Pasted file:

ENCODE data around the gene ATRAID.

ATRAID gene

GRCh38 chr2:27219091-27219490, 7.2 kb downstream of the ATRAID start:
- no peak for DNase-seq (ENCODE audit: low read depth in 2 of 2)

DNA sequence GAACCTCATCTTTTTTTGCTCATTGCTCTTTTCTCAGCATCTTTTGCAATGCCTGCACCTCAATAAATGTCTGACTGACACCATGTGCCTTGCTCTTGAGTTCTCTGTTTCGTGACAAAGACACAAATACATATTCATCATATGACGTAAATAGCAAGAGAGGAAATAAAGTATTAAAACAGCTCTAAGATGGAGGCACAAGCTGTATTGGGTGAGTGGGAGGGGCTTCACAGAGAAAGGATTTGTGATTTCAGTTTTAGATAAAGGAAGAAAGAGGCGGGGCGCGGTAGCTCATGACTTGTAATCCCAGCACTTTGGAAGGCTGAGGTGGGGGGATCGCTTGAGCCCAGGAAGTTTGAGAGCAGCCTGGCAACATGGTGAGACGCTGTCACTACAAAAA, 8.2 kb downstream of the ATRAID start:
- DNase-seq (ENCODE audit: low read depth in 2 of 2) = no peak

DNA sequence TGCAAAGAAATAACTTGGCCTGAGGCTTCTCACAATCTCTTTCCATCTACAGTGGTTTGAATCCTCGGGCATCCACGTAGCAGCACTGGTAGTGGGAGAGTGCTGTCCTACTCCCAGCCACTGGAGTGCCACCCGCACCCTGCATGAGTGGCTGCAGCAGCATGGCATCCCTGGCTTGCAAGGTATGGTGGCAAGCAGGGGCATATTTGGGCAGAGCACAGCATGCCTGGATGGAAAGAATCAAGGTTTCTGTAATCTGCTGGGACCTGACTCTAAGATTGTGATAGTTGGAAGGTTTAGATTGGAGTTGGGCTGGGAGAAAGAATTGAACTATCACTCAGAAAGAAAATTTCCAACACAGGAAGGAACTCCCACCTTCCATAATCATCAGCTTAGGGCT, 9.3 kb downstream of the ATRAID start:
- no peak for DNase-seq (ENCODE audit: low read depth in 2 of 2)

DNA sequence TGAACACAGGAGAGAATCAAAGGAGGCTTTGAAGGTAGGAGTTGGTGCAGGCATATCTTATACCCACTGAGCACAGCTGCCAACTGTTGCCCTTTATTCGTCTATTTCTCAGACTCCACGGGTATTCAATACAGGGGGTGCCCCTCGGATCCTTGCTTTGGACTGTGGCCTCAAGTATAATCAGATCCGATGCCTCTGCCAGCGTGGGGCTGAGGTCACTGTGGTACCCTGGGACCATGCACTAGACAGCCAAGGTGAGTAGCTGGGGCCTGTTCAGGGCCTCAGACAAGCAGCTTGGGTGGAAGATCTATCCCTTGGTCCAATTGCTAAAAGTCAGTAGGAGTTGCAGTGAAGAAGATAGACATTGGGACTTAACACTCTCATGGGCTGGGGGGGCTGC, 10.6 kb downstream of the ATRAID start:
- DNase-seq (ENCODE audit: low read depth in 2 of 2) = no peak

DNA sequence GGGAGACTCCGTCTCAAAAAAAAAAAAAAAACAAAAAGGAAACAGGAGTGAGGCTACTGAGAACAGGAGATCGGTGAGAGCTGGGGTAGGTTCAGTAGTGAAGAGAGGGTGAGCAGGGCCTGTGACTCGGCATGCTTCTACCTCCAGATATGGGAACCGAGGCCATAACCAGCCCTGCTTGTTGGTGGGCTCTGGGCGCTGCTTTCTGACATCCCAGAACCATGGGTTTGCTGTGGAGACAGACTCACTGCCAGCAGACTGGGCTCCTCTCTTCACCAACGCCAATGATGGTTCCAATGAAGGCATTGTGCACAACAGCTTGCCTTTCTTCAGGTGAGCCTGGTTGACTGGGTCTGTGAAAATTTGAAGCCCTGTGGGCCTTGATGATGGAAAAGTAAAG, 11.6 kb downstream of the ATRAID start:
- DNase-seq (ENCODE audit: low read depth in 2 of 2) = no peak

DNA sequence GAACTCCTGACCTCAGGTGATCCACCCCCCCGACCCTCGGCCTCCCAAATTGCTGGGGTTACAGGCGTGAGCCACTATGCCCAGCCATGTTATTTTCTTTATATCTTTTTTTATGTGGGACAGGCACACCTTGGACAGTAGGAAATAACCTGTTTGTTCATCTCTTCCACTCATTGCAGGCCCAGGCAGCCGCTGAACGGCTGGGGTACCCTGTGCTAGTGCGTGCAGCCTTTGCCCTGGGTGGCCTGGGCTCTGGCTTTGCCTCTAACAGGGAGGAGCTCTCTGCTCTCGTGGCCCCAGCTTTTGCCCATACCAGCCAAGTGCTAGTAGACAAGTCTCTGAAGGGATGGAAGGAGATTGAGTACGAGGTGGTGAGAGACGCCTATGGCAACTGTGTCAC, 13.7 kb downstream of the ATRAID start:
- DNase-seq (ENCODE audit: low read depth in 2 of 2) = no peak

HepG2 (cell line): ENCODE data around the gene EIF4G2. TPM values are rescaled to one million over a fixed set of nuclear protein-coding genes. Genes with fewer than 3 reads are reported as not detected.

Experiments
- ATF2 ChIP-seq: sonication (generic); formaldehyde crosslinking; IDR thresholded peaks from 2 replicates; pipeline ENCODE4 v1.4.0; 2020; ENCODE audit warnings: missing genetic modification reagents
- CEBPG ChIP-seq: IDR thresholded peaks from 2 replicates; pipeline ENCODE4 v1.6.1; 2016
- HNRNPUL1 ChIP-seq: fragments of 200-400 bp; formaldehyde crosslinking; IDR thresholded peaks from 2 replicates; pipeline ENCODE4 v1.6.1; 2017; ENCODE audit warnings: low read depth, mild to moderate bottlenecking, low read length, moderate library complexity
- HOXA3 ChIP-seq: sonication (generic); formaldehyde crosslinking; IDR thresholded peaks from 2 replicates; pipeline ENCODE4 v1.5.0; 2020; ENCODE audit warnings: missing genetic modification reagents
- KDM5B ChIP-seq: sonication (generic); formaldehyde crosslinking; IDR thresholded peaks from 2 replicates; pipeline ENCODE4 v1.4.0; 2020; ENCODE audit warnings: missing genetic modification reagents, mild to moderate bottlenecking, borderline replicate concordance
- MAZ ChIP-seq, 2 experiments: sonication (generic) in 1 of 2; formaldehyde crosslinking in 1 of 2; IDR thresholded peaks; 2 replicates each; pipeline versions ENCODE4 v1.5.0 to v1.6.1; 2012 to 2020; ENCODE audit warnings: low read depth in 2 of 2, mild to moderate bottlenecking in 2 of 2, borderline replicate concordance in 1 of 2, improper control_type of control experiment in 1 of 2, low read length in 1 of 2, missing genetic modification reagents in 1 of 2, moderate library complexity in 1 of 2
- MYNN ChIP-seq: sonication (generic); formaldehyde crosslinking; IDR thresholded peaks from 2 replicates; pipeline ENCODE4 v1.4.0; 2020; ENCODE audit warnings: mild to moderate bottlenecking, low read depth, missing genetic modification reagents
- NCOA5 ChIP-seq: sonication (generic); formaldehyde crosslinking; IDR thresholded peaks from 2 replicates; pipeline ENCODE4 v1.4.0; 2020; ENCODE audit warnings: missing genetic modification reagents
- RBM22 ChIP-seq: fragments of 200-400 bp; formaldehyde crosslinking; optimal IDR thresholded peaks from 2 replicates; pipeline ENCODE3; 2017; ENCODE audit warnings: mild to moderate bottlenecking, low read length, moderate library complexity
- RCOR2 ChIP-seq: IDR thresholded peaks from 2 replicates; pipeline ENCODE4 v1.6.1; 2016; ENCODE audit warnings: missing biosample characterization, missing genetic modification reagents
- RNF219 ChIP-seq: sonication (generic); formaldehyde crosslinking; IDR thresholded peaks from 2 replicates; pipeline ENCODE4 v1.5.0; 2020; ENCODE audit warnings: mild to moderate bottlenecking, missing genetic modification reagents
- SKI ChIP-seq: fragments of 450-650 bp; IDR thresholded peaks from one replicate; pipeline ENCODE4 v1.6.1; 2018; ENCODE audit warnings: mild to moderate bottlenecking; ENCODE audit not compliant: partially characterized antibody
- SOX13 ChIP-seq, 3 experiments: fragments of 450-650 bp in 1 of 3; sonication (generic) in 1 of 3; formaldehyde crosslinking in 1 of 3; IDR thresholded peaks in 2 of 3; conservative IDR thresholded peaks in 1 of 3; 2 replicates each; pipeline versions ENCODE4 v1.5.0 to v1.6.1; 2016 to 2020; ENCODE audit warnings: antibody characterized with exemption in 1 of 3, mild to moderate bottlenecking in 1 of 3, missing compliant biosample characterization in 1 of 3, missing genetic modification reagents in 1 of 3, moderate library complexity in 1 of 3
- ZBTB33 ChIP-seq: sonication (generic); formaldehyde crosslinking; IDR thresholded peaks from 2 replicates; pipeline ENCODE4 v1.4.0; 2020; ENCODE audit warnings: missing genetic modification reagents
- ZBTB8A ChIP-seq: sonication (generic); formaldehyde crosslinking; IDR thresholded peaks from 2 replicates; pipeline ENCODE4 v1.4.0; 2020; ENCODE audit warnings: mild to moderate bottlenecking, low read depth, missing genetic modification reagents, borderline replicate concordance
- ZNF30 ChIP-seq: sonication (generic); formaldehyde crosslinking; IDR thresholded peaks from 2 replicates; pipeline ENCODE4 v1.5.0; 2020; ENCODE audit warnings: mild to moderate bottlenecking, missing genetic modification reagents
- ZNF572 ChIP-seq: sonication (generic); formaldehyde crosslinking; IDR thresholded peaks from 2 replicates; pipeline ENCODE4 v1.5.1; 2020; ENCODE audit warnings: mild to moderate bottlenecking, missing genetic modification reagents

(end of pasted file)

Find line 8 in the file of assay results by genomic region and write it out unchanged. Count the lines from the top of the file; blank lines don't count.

- no peak for DNase-seq (ENCODE audit: low read depth in 2 of 2)